Viruses are the most abundant biological entities in aquatic environments, typically exceeding the abundance of bacteria by an order of magnitude. The reliable enumeration of virus-like particles in marine microbiological investigations is a key measurement parameter. Although the size of typical marine viruses (20–200 nm) is too small to permit the resolution of details by light microscopy, such viruses can be visualized by epifluorescence microscopy if stained brightly. This can be achieved using the sensitive DNA dye SYBR Green I (Molecular Probes–Invitrogen). The method relies on simple vacuum filtration to capture viruses on a 0.02-μm aluminum oxide filter, and subsequent staining and mounting to prepare slides. Virus-like particles are brightly stained and easily observed for enumeration, and prokaryotic cells can easily be counted on the same slides. The protocol provides an inexpensive, rapid (30 min) and reliable technique for obtaining counts of viruses and prokaryotes simultaneously.
Enumerating viruses, which are the most abundant biological entities in marine and freshwater environments1, is a fundamental measurement parameter in aquatic microbiological sciences. Fluorescence staining of planktonic prokaryotes and viruses is a widely accepted and generally preferred method of enumeration. The advantages of using epifluorescence microscopy over transmission electron microscopy (TEM) are now well documented2,3,4. TEM methods have labor-intensive procedural steps, raise concerns over exact quantification and show large specimen variability. About 25–30 yr ago, epifluorescence microscopy became the standard method for counting planktonic prokaryotic cells collected on blackened polycarbonate filters, initially with acridine orange stain5 and then with 4′,6-diamidino-2-phenylindole (DAPI)6. These dyes are still in wide use; however, innovations in fluorochrome chemistries have made available a number of vastly more sensitive reagents. Among these, SYBR Green I3 and SYBR Gold7 (proprietary dyes from Molecular Probes–Invitrogen) are notable for use in the enumeration of microorganisms. SYBR Green I (Invitrogen) is an extremely sensitive cyanine-based fluorescent dye that binds to double-stranded DNA (dsDNA) and RNA. It is commonly used for nucleic-acid gel staining due to its high sensitivity, super-bright fluorescence and low background, and is considered a less-mutagenic alternative to ethidium bromide. DAPI has been used for counting viruses too2,8; however, this dye does not produce bright staining of virus particles, making counting difficult and prone to inaccuracy. Another dye, Yo-Pro-I, was also used prior to the SYBR innovation for virus counts4,9; however, although it is brighter than DAPI it is not used as much, probably due to its long staining times and incompatibility with aldehyde preservatives.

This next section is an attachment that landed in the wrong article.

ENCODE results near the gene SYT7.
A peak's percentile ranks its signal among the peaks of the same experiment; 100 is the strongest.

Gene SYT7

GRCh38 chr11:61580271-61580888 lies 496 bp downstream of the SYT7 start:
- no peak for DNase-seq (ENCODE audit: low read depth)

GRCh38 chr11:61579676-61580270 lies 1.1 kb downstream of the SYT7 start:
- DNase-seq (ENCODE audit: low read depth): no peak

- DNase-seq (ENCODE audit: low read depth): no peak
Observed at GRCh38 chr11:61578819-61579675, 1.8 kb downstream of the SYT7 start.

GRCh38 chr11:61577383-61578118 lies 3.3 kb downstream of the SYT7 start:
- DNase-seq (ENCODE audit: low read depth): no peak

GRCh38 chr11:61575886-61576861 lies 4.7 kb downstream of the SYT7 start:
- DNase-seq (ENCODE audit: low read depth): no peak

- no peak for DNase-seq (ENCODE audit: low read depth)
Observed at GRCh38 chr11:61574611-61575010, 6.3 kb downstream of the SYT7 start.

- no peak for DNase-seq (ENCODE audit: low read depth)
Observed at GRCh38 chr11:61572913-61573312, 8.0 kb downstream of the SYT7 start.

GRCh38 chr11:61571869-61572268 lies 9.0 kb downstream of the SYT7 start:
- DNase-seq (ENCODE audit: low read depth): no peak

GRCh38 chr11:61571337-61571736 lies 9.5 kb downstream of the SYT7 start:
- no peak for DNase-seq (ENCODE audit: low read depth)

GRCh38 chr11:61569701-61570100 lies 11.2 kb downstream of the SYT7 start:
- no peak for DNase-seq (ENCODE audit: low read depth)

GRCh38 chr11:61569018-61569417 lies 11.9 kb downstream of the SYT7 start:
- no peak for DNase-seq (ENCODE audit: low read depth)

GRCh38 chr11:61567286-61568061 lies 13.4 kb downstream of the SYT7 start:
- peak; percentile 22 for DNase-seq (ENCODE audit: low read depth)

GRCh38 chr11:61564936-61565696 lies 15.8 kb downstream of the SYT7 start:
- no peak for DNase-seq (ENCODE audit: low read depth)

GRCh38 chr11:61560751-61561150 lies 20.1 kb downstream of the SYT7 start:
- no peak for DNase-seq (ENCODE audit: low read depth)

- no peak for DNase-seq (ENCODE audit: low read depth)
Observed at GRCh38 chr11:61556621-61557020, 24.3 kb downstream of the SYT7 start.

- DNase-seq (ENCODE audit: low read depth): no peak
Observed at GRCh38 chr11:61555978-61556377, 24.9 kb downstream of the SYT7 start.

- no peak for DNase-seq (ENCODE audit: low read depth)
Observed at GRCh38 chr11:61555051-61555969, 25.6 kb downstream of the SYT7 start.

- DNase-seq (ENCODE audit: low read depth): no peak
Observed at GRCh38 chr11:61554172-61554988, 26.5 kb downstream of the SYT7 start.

SYBR Green I has been used in both epifluorescence-microscopy and flow-cytometry counts of viruses10,11. A related dye, SYBR Gold (Invitrogen), has also been used for similar applications. It has been reported to yield increased sensitivity over SYBR Green I for gel staining12. However, other reports have shown that this does not transfer to higher virus counts with the Anodisc fluorescent-staining technique described here13,14. Virus-enumeration comparative studies matching SYBR Green I against SYBR Gold have shown the former to have an advantage in flow cytometry10, but to have disadvantages in terms of brightness and sustained fluorescence under prolonged excitation in microscopy7,13,15 and gel staining12. Most recently, Shibata and colleagues13 performed a direct comparison of the two dyes for counts of viruses, and found an almost exact 1:1 correlation for virus and bacterial enumeration. In our experience, some users prefer to count viruses that are stained green with SYBR Green I rather than those stained yellow with SYBR Gold, and we have experienced no problem with fading when our protocol is used carefully. It appears that SYBR Gold might be directly substituted for SYBR Green I, at the same dilution ratio as that in the protocol detailed here, although we have not performed comparisons ourselves. In addition, SYBR Green II (Invitrogen) has been reported to specifically stain RNA in gels, and therefore might be more suitable for RNA virus enumeration by epifluorescence microscopy. The protocol described here was used with a substitution of SYBR Green II for SYBR Green I in the counting of poliovirus (an RNA virus) titered stocks being used as standards in an enterovirus quantitative reverse-transcriptase (RT)-PCR assay16. By contrast, SYBR Green I was used for enumeration of the RNA virus echovirus 12 (a model enterovirus) in another quantitative RT-PCR study17. Gel staining using SYBR Gold has shown it to be a suitable candidate for RNA virus staining12. The use of the SYBR dyes Green I, Green II and Gold for RNA virus enumeration is therefore possible; however, further investigations will be necessary to optimize the use of a single dye for the enumeration of any specific nucleic-acid class of viruses or, for that matter, in obtaining the most accurate total viral counts. RNA viruses are now becoming more prominently studied in marine environments18,19 and so their quantification certainly warrants closer examination in the future.